Although we come to this debate from different sides of the argument as a result of our different experiences, we all want similar outcomes. We are in agreement that we want to make sure that Australia continues to ride on the sheep’s back into the future and is able to service the demand for wool products. Our farmers must be supported and celebrated. They should be at the centre of all conversations around animal husbandry practices and the operation of their businesses. We may differ on how to achieve good animal welfare outcomes but the intent is the same. I applaud elements of this motion. The industry is looking at how to achieve better outcomes while maintaining a viable industry which is a large employer in regional New South Wales. We must hold true to the values of the family farm and our primary industries. I again thank the member for bringing this matter before the House and look forward to listening to the contributions of other members to the debate.

    The Hon. MICK VEITCH [3.54 p.m.]: I lead for the Opposition in debate on this motion moved by the Hon. Mark Pearson. I congratulate the member on bringing this matter before the House. It is a matter that should be debated by the House. I have not had many opportunities to talk in the Chamber about my history in this area. I grew up on a farm and during the school holidays my father would take me to the shearing sheds. It was a great place to spend time and to listen to the yarns of the shearers. Some of them were capable of spinning a good yarn.

    The Hon. Lynda Voltz: Unlike yourself.

    The Hon. MICK VEITCH: Unlike myself. I learnt a lot about looking after sheep in those shearing sheds and I learnt from the graziers about their practices in looking after the sheep on their properties. Some school holidays I spent on the back of a horse going from paddock to paddock. I grew up on a farm called “Coorumbene”, which was on the Yaven Creek in the beautiful Ellerslie Valley. Dad worked for Michael Roche and John Reynolds. We would regularly muster the sheep into a corner of the paddock and then let them run past one at a time as we looked for indications of flystrike. That was done regularly in order to pick up flystrike in the early stages so that we did not have the ugly scenes of heavily struck sheep.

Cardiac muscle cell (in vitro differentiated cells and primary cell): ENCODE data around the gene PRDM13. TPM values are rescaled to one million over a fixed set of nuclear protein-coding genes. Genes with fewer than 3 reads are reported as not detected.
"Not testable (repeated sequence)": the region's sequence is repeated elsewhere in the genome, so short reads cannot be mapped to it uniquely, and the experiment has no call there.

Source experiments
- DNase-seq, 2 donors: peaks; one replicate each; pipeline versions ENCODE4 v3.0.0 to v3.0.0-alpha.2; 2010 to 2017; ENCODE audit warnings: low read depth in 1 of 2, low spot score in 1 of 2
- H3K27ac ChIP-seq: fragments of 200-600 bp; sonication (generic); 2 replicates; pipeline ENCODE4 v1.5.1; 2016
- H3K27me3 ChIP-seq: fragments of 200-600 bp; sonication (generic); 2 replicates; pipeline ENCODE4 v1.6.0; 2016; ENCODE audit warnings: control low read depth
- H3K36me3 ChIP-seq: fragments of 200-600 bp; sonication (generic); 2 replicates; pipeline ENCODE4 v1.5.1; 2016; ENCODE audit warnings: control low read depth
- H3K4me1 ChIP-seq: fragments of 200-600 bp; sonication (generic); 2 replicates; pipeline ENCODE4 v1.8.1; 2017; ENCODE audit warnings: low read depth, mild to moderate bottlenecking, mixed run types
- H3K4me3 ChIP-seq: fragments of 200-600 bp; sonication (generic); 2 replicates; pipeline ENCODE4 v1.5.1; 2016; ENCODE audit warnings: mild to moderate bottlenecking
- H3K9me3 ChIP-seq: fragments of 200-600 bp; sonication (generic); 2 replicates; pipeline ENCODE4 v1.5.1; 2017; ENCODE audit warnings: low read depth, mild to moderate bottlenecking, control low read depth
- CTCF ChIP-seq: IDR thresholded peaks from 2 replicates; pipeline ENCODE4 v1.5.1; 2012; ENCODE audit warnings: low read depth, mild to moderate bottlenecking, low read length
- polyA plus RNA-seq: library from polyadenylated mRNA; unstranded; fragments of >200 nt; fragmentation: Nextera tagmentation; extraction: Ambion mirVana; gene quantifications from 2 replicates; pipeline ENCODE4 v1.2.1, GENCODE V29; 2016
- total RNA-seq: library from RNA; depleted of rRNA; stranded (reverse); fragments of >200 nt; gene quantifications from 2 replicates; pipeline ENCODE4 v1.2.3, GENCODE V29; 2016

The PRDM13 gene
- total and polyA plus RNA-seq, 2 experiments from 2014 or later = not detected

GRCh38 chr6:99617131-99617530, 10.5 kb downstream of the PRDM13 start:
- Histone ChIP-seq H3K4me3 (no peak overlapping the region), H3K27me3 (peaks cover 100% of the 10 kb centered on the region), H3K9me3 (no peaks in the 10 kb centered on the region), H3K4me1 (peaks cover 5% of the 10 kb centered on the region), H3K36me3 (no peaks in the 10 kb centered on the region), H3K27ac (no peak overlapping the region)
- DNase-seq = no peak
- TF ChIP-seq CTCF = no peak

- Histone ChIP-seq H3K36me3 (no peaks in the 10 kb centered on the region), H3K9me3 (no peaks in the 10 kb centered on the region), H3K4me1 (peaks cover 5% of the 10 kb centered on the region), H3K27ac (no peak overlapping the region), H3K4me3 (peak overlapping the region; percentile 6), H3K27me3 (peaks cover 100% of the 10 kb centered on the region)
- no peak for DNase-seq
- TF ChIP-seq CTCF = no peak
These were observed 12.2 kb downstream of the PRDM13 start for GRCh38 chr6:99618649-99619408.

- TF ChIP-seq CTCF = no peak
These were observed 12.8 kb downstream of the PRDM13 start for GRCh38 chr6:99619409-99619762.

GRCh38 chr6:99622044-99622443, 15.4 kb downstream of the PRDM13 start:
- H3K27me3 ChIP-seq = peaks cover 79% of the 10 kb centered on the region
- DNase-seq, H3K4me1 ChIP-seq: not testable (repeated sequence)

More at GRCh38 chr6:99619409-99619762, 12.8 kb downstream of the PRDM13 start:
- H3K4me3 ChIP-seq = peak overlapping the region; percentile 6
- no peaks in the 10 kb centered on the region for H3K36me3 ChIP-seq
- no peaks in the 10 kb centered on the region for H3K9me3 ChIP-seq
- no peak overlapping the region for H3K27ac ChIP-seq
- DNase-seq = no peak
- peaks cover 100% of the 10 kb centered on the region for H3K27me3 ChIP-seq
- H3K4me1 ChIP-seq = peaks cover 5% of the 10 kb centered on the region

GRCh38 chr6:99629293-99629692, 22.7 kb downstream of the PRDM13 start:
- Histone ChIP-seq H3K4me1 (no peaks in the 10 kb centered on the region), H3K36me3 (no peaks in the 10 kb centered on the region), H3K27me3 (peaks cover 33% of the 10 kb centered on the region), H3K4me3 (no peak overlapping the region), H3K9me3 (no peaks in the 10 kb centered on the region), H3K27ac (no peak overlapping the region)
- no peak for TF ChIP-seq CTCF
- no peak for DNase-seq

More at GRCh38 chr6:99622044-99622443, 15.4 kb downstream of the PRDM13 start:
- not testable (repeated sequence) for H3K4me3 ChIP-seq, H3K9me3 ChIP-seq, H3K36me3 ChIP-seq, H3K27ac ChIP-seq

The Hon. Dr Peter Phelps: You spent your school holidays looking at sheep bums.

    The Hon. MICK VEITCH: Interestingly, they strike in more areas than the breech region. Quite often it is around the flank and neck. It is a common mistake for people to focus on the breech region. They will strike in other regions. Flystrike is horrific regardless of where the sheep are struck. As a shearer I had the misfortune of seeing a lot of sheep in agony. We would have to shear the wool away to get to the wound. In some cases we were too late and we would shear the dead sheep. I can think of many bad ways for an animal to die but to see a sheep die from flystrike never, ever leaves you. It is a horrendous way for an animal to die. The Minister spoke about the sights and smells that stay with you. As a former shearer I can remember the smells of the shearing sheds. A lot of things bring back memories of the shearing shed.

    The Hon. Niall Blair: Smoko more than anything.

    The Hon. MICK VEITCH: I used to love the smoko, the billy tea and the cold dog’s eye. The one thing that I particularly remember about flystruck sheep is the smell. When the shearers, roustabouts or shed hands were shearing a flock of sheep that were heavily flystruck they would be covered in maggots. The maggots would be up your arms and inside your clothes and you would smell. The facilities to clean yourself or to have a smoko or lunch were limited—shearers generally ate in the shed. Those memories do not leave you. It is a very hard way to make a living but that made it even harder. To make a living by picking up the boggi and putting on the dungas is admirable and I acknowledge the hard work of those individuals. It is probably one of the hardest ways to earn a crust in Australia.

    The Hon. Niall Blair: Although working for me is pretty hard.

    The Hon. MICK VEITCH: What was that, Minister? Did you say working for you is harder? What I will say though is the processes that we have to put in place to stop that are really important. I understand that people have issues around mulesing and it too is quite an aggressive way of preventing flystrike. This resolution is talking about the industry’s progression away from mulesing. If we can move away from mulesing, then that will be a good thing. I know every shearer in this country would relish the day when they do not have to shear flystruck sheep. That would be a good thing. For the producer, the wool of flystruck sheep is lost income and a lost asset.

    Pursuant to sessional orders business interrupted to permit a motion to adjourn the House if desired.

    Item of business set down as an order of the day for a future day.

    Pursuant to sessional orders business interrupted at 2.30 p.m. for questions.


    23rd March 2016

    Adjournment speech.


    The Hon. MARK PEARSON [4.20 p.m.]: See no evil. My adjournment speech is based on the writings of Dr Siobhan O’Sullivan on the equitable treatment of animals in governance and policy. Since the time of the Industrial Revolution animals have been slowly excluded from the lives of most humans. Until relatively recently both rural and city dwellers had direct experience of the economic exploitation of animals, from horses used for transport and in agriculture, cattle and sheep driven to be slaughtered at open markets, to eggs collected from backyard chicken coops.